Politics

Journalists Were Right

The Mueller report reads as a 400-page confirmation of years’ worth of reporting on Donald Trump.

Paul Manafort, Donald Trump, Jared Kushner, Michael Cohen, and Don McGahn.
Paul Manafort, Donald Trump, Jared Kushner, Michael Cohen, and Don McGahn.
Photo illustration by Slate. Photos by Bill O’Leary/The Washington Post via Getty Image, Alex Wong/Getty Images, Michael Reynolds - Pool/Getty Images, Chip Somodevilla/Getty Images, and Jim Bourg-Pool/Getty Images.

From the dawn of his presidential campaign, and especially since Robert Mueller was named special counsel, President Donald Trump has waged war on professional journalism. He has maligned the press as a den of liars and fabulists. He has applied the term “fake news” to any story or outlet that he dislikes—or that he thinks dislikes him. He has mocked “the failing New York Times” and the “Amazon Washington Post.” He has tweeted an edited video of himself wrestling and overpowering a figure with a CNN logo for a head. He has called the media the “enemy of the people.”

Trump has been adamant about discrediting the media because the media has discredited him. “I do it to discredit you all and demean you all, so when you write negative stories about me, no one will believe you,” Trump told Lesley Stahl in 2016. His scorched-earth tactics have worked, to a point. Trump’s war against journalism has energized his base and has powered his efforts to preemptively undermine the Mueller report. Now, the Mueller report is out, and the journalists who’ve spent the past several years reporting on Trump’s conduct are looking a lot better than Trump himself.

If Mueller’s report feels familiar, it’s because so many of the incidents it documents have already been reported. Take the June 2016 Trump Tower meeting between Donald Trump Jr. and a Russian lawyer who a Trump associate claimed had dirt on Hillary Clinton. When the New York Times first reported this story in July 2017, Trump Jr. claimed that the “short introductory meeting” was innocuous; in a subsequent appearance on the Fox News program Hannity, Trump Jr. called the meeting “such a nothing” and “literally just a wasted 20 minutes, which was a shame.” Sean Hannity noted that “liberals in the destroy Trump media once again have worked themselves into frenzy. They’re frothing at the mouth.”

According to Mueller’s report, the Times had it right all along: Trump Jr. had quickly responded to the potential offer of opposition research on Clinton with the words “if it’s what you say I love it,” and set about arranging a meeting. We knew this before the Mueller report was issued, because Trump Jr. released his emails after learning that the Times was about to publish them and expose the falsity of his initial story. But the extent to which the Trump campaign was eager to get its hands on this Hillary dirt was fleshed out in the Mueller report in a way that further vindicated the Times’ journalistic efforts.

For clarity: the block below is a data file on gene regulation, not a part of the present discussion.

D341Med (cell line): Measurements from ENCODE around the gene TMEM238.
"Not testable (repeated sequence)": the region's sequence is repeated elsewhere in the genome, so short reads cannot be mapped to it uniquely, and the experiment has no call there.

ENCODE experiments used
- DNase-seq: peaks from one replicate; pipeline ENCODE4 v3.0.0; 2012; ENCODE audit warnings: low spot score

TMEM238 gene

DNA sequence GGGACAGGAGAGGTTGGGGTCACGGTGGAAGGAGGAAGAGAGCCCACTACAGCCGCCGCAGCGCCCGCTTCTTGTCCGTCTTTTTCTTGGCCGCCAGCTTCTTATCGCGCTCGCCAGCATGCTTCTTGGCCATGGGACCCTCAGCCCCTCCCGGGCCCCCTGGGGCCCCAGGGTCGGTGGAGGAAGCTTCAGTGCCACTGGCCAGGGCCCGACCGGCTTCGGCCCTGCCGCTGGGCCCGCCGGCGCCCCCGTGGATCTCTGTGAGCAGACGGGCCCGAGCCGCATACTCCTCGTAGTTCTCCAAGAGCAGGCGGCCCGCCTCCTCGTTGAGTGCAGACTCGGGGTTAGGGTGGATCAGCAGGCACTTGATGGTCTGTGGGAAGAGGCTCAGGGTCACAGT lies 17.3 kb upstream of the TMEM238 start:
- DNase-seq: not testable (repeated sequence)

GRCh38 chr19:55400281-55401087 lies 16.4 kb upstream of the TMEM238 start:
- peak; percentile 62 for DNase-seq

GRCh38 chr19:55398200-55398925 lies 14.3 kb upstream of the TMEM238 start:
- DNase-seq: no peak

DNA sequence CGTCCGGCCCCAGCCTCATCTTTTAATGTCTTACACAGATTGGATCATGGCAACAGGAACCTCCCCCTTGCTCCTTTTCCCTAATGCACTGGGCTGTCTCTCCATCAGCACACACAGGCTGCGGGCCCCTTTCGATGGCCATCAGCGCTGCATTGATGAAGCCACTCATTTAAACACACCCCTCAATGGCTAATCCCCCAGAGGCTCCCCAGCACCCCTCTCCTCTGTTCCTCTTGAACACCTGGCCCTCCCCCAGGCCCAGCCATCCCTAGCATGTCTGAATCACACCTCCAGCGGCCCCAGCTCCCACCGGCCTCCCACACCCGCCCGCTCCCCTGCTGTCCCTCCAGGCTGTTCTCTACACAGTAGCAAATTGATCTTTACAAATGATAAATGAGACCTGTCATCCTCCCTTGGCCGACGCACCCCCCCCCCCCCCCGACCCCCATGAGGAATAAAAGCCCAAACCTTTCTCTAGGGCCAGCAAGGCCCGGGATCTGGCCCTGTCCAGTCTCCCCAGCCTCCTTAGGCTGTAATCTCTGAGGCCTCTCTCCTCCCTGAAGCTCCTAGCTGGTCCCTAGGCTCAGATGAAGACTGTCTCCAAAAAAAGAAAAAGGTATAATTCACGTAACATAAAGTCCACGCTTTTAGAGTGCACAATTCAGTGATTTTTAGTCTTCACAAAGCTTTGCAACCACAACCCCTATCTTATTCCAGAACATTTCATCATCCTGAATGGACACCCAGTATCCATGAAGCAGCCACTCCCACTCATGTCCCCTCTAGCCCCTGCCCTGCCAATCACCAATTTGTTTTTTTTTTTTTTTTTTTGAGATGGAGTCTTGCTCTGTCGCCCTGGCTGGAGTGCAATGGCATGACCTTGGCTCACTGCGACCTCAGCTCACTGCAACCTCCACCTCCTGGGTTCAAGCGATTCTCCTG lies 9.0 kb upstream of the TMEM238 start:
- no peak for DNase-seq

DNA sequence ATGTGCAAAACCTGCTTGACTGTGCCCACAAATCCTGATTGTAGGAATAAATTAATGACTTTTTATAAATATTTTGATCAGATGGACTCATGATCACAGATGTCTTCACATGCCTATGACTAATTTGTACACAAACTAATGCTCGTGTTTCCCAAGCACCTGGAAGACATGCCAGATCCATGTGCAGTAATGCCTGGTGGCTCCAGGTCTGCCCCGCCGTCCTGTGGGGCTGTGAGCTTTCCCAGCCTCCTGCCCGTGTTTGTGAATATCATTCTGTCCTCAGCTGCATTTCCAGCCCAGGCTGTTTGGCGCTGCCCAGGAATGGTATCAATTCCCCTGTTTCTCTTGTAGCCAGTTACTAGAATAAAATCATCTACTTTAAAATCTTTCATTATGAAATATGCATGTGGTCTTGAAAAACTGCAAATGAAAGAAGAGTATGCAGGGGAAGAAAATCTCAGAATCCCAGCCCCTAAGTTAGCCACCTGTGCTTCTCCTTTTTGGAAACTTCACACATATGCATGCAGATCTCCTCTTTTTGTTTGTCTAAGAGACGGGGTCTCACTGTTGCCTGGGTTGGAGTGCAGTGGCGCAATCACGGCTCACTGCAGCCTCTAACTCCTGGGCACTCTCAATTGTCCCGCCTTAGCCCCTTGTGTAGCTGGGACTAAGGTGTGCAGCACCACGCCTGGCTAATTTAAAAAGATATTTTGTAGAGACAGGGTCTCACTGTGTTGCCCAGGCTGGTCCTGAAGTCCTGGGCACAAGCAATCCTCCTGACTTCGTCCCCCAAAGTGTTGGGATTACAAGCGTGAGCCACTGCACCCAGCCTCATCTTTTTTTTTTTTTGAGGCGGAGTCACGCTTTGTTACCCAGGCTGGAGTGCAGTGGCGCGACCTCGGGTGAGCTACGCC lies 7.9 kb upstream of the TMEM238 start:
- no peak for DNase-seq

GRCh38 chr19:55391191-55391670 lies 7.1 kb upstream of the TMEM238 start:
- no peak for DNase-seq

Former Trump campaign official Rick Gates told Mueller’s team “that in the days before June 9, 2016, Trump Jr. announced at a regular morning meeting of senior campaign staff and Trump family members that he had a lead on negative information about the Clinton Foundation.” Former Trump lawyer Michael Cohen told the Mueller team that he “recalled being in Donald J. Trump’s office on June 6 or 7 when Trump Jr. told his father that a meeting to obtain adverse information about Clinton was going forward.” Trump has denied that he was aware of the Russian meeting, and Cohen may not be the greatest character witness. Still, if you listened to Trump Jr., you would’ve gotten the facts all wrong. If you read the Times, you would’ve had a good handle on what happened at Trump Tower.

In January 2018, to take another instance, the Times reported that Trump had ordered White House Counsel Donald McGahn to fire Robert Mueller in June 2017, only to back off when McGahn refused to do so. “Fake news, folks. Fake news. A typical New York Times fake story,” Trump responded at the time, and his cable news champions took up the same refrain. “Haven’t we had a number of these Washington Post, New York Times stories end up being debunked with their phony, you know, anonymous sourcing?” Hannity said on Fox News the night the story broke. “Yeah, these are not reliable reporters,” Hannity’s guest Gregg Jarrett replied.

The reporters were reliable. The Mueller report confirmed not just that Trump had ordered McGahn to get rid of Mueller but that he later tried to get McGahn to publicly deny the whole episode. McGahn told Mueller’s team that Trump had called him twice at home “and on both occasions directed him to call Rosenstein and say that Mueller had conflicts that precluded him from serving as Special Counsel.” McGahn did not want to do this, but Trump was insistent, “saying something like, ‘Call Rod, tell Rod that Mueller has conflicts and can’t be the Special Counsel.’ McGahn recalled the President telling him ‘Mueller has to go’ and ‘Call me back when you do it.’ ” The Times was right.